In October 2007, the Government of Canada introduced two important pieces of legislation, both of which were under debate in Parliament. One bill proposed to amend provisions of the Immigration and Refugee Protection Act to allow for continued application of “security certificates,” which have been in use for several decades as a way to detain, pending deportation, foreign nationals deemed to be a security threat. In February, the Canadian Supreme Court ruled that the government’s use of secret evidence in certificate proceedings and procedures for detention review were unconstitutional and gave the government until February 23, 2008 to amend the Act. The proposed legislation would provide for cleared “special advocates” to challenge the evidence on behalf of the accused and for an initial judicial review of detainees in the first 48 hours of arrest and at six-month intervals. Six individuals are still subject to security certificates; five of whom were released from detention on conditions and one who is in custody. The bill remained in the House of Commons upon its adjournment on December 13.
The second key bill is part of a mandatory review of the Anti-Terrorism Act. Two provisions of the Act – investigative hearings that would permit police to apply for an order requiring a witness to appear before a judge and answer questions; and preventive arrest, whereby peace officers may bring an individual before a judge in the early stages of terrorist activity to disrupt a potential terrorist attack – were subject to sunset clauses and lapsed in February. The Canadian government was committed to reinstating these provisions as part of its overall counterterrorism strategy and introduced the measures after an earlier motion to extend them was defeated in the House of Commons in February. In October, the government reintroduced the legislation first in the Senate, where it remained as of its adjournment in December.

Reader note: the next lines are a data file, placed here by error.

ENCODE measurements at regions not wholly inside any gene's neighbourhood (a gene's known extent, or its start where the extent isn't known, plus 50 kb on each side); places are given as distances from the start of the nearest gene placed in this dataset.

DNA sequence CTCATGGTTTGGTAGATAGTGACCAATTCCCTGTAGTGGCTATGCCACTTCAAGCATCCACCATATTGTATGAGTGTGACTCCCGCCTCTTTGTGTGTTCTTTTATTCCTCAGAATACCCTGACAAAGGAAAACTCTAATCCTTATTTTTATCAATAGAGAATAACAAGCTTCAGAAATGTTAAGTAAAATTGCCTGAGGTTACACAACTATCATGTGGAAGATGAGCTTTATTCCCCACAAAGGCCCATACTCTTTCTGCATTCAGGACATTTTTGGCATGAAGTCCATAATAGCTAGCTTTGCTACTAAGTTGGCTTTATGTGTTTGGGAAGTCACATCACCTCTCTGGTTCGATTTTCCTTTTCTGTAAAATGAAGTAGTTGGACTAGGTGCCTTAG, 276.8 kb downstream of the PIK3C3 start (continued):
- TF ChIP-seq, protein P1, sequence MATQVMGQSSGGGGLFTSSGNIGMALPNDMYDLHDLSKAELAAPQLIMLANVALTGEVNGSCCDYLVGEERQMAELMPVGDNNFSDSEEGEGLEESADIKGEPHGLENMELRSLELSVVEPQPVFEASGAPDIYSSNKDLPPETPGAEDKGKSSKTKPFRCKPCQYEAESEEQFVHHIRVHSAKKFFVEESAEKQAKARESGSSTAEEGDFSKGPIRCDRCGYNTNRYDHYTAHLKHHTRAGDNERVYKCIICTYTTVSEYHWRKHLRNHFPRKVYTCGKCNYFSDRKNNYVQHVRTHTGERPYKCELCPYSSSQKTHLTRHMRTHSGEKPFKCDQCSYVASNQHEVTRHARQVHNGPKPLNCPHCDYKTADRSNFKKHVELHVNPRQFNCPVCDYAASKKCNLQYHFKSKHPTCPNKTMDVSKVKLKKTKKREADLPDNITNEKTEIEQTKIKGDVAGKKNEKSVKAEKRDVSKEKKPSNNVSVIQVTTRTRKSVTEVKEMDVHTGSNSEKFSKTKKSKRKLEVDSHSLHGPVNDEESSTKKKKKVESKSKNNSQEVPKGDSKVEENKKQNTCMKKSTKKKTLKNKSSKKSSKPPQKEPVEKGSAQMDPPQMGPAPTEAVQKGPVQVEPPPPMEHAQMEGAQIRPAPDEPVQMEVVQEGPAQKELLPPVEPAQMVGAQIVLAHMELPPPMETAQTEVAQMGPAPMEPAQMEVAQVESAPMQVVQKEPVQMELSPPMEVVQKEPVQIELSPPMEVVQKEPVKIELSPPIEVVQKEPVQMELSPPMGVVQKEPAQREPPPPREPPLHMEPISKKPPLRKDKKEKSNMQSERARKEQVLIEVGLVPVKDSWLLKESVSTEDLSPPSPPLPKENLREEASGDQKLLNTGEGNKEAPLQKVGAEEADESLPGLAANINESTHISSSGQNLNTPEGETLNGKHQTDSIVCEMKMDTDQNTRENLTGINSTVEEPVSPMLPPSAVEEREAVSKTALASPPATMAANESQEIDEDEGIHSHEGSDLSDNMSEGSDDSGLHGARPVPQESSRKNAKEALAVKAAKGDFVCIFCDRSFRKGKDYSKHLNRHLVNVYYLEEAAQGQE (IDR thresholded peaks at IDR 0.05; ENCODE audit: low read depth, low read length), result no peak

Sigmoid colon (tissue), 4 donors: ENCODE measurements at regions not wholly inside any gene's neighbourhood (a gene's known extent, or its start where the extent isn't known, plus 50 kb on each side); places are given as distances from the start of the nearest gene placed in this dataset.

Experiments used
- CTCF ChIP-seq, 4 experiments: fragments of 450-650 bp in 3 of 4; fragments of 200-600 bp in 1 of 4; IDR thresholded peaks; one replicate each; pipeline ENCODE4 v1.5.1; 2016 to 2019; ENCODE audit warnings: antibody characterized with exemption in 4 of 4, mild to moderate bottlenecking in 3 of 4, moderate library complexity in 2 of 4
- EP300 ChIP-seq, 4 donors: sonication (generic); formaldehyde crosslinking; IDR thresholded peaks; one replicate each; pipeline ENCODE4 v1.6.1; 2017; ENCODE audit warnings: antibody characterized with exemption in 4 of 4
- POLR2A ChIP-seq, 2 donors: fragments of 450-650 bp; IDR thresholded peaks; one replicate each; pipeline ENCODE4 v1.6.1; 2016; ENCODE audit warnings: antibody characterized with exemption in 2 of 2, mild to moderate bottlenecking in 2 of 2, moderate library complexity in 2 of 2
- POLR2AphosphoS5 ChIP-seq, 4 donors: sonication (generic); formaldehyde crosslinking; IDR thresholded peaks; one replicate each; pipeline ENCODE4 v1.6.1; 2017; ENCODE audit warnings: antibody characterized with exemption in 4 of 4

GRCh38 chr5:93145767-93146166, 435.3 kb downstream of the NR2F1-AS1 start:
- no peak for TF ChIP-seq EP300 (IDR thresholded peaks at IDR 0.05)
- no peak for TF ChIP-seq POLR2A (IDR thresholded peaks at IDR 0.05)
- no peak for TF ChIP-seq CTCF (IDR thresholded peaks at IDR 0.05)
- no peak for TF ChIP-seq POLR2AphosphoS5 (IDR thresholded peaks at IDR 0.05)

In an effort to improve emergency management in the event of a disaster (such as a major terrorist attack), the Canadian parliament passed a bill in June that clarified responsibilities and lines of authority during an emergency. The bill also included a special provision “that the Minister may develop joint emergency management plans with the relevant USG authorities and, in accordance with those plans, coordinate Canada’s response to emergencies in the United States and provide assistance in response to those emergencies.”
United States-Canadian counterterrorism cooperation took place in a number of established forums, including the terrorism sub-group of the Cross Border Crime Forum, the Shared Border Accord Coordinating Committee, and the Bilateral Consultative Group (BCG). The BCG brings together U.S. and Canadian counterterrorism officials from over a dozen agencies, on an annual basis, to coordinate policy on bioterrorism, to share information, and for joint counterterrorism training. The United States and Canada continued to work on mechanisms to accommodate Canadian concerns about information sharing in the wake of a 2002 case in which a Canadian-Syrian citizen and terror suspect was removed from New York to Syria, where he claimed to have been tortured and subsequently received formal compensation from the Government of Canada.